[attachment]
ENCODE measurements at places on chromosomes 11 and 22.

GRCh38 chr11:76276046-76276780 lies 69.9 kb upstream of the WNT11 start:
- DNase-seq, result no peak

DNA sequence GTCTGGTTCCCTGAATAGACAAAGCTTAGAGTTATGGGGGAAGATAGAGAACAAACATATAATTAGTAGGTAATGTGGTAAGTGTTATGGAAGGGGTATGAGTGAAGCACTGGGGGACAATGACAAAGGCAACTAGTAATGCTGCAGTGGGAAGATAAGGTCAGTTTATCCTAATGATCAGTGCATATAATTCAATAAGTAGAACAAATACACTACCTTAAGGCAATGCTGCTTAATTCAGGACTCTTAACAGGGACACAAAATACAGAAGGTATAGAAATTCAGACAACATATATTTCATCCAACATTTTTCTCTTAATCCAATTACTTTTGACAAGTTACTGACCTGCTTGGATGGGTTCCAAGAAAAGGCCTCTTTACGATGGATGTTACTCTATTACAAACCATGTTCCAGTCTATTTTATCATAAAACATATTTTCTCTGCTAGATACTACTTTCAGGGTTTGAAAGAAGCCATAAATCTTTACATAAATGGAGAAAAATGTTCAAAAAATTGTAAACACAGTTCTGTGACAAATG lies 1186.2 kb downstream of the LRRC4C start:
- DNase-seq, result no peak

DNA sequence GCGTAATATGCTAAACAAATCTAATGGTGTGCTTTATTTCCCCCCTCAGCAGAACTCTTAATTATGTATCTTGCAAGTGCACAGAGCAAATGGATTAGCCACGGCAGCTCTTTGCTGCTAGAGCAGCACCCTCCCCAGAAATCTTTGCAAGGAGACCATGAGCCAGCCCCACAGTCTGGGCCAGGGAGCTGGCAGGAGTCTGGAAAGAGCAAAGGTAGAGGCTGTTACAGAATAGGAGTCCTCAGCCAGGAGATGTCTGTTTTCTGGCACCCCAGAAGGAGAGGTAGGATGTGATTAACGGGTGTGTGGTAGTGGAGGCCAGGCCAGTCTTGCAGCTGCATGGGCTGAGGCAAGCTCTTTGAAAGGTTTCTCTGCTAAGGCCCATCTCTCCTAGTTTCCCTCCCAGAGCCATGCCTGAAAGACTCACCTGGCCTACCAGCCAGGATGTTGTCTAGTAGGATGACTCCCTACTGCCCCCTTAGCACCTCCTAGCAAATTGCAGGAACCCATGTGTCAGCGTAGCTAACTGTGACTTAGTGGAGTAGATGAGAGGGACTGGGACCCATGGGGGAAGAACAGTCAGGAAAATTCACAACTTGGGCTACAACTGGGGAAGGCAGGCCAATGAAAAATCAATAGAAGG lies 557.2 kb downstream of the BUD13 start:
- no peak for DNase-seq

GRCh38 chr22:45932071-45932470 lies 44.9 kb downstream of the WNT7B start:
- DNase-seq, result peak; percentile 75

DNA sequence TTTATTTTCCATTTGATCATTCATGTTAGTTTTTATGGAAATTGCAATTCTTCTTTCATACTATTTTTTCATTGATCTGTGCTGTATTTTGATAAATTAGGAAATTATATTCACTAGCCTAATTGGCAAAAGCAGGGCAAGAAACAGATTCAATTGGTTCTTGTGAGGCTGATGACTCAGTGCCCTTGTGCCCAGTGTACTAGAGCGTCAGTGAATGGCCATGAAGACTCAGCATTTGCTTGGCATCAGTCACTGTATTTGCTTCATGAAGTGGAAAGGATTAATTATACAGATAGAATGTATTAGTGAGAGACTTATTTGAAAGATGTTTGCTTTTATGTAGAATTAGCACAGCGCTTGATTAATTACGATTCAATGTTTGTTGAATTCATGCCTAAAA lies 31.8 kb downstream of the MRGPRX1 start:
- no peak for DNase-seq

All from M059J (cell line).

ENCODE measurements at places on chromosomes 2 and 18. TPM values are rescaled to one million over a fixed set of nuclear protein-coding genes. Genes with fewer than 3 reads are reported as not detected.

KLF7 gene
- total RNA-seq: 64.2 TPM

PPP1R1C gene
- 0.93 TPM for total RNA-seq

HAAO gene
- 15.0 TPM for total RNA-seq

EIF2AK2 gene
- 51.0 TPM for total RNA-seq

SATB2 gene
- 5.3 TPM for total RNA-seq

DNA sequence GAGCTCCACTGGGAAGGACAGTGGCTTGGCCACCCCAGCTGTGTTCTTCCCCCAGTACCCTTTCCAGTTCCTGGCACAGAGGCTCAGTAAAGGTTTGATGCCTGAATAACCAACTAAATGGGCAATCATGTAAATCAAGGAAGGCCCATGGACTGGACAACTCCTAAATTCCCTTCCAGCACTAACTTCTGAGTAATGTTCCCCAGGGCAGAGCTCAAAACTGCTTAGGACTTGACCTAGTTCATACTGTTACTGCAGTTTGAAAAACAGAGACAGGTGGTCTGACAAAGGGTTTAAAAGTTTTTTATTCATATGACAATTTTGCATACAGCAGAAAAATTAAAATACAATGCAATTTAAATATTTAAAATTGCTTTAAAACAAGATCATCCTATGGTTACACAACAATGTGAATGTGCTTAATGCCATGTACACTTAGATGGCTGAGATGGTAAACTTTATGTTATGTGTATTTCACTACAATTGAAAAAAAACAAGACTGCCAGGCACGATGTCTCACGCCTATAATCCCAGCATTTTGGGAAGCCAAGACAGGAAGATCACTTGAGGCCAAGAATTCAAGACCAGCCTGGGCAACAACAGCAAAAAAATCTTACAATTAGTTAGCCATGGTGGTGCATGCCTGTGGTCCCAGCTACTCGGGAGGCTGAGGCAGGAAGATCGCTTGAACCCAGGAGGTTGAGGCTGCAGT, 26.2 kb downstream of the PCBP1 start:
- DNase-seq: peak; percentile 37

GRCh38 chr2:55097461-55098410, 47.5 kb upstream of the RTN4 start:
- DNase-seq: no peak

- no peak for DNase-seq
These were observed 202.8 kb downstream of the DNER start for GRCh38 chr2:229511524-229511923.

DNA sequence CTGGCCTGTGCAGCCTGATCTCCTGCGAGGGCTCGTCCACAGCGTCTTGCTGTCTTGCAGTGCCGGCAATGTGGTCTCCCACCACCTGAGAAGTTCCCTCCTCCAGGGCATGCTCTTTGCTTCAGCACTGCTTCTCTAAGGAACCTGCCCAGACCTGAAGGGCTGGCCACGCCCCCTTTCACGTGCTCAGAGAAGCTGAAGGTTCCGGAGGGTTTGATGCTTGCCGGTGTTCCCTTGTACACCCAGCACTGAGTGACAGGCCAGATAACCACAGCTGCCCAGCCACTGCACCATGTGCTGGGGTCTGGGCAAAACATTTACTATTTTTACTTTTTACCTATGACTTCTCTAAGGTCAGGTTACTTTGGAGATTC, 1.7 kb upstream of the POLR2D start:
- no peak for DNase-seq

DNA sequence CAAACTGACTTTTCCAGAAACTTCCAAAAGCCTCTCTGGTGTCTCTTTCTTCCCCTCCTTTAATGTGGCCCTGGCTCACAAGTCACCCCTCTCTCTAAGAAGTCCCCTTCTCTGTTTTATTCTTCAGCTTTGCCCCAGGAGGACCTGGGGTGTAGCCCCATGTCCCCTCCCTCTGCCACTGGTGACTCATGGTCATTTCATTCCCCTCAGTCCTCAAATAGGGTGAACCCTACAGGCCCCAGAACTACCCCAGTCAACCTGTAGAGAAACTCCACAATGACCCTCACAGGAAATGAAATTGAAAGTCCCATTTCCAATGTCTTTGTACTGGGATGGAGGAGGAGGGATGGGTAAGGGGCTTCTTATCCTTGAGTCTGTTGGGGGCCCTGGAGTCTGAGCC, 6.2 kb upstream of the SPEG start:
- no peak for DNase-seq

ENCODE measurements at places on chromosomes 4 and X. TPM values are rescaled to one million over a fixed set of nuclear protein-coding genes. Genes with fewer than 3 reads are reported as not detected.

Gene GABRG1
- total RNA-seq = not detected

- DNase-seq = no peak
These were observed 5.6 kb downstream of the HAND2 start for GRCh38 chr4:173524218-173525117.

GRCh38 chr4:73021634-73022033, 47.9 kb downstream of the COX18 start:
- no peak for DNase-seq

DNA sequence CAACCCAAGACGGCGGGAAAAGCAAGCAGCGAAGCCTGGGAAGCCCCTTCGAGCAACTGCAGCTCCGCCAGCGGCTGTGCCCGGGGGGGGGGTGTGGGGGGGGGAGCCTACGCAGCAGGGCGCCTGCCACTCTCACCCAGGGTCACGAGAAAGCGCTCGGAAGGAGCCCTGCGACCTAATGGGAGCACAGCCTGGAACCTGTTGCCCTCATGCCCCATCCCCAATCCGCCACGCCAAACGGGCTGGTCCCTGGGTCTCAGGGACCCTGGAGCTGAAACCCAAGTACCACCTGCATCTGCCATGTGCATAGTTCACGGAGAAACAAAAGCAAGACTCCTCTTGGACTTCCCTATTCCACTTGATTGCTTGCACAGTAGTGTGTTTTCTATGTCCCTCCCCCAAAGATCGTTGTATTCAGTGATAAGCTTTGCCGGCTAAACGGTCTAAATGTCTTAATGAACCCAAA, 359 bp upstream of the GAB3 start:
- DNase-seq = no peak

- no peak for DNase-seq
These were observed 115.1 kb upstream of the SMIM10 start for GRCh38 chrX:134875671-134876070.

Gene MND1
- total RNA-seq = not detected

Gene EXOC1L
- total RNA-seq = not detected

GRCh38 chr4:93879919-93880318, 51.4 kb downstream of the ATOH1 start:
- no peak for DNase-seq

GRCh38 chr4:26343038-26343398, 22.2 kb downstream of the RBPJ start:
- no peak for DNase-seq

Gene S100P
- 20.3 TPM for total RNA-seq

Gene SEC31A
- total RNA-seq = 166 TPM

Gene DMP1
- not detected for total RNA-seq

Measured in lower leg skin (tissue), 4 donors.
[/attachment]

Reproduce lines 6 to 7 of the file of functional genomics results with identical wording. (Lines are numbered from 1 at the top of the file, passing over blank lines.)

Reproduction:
DNA sequence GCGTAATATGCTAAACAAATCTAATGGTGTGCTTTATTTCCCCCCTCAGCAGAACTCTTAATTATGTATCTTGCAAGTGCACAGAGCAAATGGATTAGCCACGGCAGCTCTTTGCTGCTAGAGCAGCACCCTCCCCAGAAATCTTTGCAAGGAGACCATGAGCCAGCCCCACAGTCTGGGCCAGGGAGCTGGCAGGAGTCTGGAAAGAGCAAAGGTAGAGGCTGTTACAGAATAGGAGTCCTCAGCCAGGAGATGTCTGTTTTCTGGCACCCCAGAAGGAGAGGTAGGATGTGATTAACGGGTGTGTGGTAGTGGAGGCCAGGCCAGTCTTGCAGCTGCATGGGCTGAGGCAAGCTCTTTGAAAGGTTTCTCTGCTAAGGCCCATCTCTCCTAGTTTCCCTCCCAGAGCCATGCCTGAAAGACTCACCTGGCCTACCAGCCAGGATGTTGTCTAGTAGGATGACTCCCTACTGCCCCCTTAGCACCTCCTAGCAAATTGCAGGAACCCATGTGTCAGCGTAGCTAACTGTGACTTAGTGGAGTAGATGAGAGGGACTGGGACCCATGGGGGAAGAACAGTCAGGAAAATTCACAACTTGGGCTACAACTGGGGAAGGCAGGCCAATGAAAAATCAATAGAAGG lies 557.2 kb downstream of the BUD13 start:
- no peak for DNase-seq